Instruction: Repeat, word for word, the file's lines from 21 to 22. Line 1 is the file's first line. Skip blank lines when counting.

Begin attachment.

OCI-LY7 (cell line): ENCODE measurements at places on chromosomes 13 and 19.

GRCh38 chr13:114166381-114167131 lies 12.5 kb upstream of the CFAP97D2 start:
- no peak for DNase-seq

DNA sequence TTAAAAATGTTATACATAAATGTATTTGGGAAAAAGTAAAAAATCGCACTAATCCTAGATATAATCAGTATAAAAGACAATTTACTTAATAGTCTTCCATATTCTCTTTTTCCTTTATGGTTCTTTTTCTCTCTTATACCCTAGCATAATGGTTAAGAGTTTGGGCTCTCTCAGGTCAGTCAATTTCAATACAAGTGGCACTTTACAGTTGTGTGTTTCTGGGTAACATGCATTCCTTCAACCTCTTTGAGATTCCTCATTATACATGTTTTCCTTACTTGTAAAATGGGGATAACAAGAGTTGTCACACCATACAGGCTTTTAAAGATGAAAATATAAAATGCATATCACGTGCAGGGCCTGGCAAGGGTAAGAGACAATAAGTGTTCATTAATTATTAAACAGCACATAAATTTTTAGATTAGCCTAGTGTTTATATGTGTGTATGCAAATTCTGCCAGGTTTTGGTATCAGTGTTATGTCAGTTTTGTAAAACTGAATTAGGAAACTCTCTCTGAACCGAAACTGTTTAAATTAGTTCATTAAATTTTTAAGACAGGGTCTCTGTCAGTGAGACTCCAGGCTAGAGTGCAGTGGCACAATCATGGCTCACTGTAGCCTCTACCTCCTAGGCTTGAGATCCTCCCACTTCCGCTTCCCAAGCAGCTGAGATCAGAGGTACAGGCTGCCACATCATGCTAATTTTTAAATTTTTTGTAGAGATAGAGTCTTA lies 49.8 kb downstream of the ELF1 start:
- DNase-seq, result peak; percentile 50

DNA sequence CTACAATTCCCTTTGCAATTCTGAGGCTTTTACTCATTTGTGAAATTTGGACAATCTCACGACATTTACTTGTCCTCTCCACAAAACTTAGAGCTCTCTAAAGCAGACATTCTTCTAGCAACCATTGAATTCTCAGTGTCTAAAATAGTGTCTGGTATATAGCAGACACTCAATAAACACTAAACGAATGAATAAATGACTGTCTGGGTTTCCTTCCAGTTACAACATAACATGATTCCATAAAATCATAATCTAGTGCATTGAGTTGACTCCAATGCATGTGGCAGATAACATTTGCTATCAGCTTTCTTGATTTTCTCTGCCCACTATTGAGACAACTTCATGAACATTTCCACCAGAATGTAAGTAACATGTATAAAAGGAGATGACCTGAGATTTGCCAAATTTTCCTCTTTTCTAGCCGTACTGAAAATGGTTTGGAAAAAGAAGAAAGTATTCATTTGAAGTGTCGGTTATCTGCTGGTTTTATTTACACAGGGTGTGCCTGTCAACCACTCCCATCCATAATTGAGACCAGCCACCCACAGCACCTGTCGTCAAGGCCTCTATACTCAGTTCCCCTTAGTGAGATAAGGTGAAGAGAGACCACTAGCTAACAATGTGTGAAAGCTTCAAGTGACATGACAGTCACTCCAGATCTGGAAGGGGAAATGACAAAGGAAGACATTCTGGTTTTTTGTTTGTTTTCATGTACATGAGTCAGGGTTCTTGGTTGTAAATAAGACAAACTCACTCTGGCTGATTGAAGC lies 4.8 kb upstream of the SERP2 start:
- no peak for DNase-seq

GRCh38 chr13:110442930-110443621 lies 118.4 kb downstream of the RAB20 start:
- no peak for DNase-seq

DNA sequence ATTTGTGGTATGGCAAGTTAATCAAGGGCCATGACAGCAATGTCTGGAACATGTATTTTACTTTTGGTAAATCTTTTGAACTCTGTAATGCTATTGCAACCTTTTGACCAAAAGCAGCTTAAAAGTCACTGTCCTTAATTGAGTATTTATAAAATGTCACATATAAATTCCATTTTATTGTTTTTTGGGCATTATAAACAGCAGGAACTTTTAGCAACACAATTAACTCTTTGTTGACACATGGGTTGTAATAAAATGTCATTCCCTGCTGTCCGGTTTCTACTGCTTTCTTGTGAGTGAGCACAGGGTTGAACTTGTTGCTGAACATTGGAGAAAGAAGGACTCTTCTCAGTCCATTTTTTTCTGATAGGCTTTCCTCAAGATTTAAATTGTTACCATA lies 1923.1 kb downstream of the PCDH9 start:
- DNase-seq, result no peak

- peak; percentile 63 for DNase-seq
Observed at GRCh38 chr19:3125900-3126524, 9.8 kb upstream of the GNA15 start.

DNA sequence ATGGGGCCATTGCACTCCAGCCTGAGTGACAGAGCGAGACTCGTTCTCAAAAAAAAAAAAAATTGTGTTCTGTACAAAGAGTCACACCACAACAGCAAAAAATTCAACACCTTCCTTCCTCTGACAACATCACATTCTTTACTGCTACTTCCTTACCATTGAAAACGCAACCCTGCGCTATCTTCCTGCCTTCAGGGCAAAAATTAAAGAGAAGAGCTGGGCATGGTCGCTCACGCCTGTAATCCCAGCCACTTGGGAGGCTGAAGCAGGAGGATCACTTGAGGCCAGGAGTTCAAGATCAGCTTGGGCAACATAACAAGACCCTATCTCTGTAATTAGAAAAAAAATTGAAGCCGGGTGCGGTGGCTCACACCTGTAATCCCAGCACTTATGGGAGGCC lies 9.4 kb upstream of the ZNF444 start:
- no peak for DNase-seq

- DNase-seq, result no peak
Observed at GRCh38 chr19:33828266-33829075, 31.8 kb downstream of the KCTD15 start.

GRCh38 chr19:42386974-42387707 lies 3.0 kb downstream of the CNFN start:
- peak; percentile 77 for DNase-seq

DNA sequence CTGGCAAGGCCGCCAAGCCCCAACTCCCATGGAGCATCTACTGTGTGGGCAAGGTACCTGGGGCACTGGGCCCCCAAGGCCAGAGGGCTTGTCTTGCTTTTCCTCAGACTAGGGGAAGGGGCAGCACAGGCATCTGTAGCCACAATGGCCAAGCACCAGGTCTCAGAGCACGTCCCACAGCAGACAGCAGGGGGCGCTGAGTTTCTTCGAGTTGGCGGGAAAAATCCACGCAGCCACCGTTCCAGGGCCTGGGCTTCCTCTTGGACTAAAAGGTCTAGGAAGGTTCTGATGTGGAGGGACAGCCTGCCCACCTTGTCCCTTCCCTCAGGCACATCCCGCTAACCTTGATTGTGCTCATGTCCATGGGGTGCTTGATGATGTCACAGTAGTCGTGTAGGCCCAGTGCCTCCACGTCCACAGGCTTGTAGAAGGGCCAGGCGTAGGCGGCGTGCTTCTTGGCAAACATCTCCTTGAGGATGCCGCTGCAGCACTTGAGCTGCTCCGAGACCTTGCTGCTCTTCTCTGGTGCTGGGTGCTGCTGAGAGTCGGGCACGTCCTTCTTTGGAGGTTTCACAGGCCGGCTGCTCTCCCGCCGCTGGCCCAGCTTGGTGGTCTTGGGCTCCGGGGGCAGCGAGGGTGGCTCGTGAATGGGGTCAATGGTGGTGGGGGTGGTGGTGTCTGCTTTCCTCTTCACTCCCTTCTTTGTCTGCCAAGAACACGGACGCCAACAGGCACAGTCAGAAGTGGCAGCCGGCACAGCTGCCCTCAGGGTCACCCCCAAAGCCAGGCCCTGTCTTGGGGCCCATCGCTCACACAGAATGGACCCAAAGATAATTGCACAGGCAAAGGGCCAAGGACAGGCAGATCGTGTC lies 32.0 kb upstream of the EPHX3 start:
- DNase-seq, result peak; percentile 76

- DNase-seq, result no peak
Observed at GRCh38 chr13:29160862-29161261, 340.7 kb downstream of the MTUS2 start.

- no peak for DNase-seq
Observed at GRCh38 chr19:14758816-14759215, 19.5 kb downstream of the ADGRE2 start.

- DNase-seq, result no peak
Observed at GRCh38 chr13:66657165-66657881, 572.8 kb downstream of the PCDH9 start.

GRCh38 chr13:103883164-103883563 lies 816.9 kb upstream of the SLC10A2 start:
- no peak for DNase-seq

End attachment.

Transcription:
- DNase-seq, result peak; percentile 76

- DNase-seq, result no peak